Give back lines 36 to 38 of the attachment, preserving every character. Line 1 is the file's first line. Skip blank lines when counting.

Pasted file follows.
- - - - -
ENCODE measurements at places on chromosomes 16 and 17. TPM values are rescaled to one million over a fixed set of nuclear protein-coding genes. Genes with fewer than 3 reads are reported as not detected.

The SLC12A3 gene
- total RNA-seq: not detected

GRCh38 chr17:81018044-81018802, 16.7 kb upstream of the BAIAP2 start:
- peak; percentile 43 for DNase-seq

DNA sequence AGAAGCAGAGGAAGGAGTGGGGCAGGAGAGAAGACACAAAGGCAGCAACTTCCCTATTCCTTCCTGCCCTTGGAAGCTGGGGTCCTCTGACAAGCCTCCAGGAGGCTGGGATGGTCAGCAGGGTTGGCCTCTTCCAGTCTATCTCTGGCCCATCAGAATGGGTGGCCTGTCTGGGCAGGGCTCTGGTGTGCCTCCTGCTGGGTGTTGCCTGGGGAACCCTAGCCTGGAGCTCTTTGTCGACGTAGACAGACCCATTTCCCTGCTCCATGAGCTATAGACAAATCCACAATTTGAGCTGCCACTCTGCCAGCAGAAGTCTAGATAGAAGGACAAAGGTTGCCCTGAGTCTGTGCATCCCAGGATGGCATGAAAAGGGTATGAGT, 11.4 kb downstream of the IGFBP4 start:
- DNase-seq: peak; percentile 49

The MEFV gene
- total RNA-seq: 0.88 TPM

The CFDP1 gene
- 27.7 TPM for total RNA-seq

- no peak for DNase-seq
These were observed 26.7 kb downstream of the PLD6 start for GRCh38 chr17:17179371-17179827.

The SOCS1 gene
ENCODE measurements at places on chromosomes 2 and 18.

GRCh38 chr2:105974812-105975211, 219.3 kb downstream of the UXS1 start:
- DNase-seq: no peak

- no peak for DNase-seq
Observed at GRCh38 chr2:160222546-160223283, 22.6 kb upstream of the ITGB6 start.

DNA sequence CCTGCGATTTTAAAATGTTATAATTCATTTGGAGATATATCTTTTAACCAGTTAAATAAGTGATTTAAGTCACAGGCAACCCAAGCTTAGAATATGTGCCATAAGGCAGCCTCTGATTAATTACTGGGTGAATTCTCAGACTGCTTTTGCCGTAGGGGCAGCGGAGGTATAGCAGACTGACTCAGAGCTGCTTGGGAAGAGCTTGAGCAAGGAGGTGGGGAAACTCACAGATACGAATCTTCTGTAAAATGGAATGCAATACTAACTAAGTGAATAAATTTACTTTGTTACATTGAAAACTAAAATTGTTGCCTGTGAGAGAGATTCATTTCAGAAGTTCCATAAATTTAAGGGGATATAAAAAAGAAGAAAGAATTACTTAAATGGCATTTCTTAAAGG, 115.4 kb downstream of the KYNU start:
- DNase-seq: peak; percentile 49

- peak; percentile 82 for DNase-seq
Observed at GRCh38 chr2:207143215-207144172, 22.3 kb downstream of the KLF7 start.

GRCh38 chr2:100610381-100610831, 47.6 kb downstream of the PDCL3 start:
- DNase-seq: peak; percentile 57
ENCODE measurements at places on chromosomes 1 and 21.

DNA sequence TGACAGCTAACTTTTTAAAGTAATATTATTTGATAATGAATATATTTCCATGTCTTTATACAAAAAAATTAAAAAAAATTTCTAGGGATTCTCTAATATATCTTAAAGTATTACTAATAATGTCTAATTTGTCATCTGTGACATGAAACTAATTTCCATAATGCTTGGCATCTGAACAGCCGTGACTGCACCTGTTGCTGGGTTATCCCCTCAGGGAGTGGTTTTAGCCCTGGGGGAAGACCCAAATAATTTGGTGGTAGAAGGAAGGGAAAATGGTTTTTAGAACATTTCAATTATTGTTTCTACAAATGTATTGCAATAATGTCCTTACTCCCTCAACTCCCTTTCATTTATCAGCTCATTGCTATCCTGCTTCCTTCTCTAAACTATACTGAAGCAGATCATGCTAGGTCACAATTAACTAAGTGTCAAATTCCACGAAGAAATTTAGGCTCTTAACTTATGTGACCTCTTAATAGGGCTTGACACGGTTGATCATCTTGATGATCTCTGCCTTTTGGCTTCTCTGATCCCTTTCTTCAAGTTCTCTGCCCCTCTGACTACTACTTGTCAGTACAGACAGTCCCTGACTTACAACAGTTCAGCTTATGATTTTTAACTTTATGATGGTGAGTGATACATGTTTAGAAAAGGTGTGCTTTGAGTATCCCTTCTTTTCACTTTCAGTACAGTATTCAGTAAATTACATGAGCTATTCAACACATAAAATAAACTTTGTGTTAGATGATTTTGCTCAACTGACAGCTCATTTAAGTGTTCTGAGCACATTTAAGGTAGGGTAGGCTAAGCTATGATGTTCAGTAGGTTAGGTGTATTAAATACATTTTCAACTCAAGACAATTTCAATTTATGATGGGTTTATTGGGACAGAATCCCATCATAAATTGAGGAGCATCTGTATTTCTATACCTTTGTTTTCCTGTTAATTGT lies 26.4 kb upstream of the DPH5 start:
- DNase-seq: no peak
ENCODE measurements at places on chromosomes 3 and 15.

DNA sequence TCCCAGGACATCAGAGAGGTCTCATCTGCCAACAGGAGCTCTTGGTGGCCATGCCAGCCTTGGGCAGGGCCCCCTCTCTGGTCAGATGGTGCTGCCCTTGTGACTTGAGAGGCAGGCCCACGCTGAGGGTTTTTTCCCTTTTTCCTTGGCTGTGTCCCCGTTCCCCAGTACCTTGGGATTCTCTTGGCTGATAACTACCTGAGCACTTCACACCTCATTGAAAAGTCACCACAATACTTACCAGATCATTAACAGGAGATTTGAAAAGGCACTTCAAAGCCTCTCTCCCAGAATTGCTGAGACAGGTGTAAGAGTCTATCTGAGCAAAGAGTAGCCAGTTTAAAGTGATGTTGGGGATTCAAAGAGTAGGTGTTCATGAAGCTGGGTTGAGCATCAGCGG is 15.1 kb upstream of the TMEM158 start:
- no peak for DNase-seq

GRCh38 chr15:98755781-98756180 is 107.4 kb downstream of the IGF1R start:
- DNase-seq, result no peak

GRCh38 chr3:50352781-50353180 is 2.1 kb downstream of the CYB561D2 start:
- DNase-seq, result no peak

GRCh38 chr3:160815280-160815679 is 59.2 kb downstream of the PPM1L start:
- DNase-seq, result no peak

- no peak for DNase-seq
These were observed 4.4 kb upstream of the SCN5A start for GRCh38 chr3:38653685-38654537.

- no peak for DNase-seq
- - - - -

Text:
GRCh38 chr3:160815280-160815679 is 59.2 kb downstream of the PPM1L start:
- DNase-seq, result no peak

- no peak for DNase-seq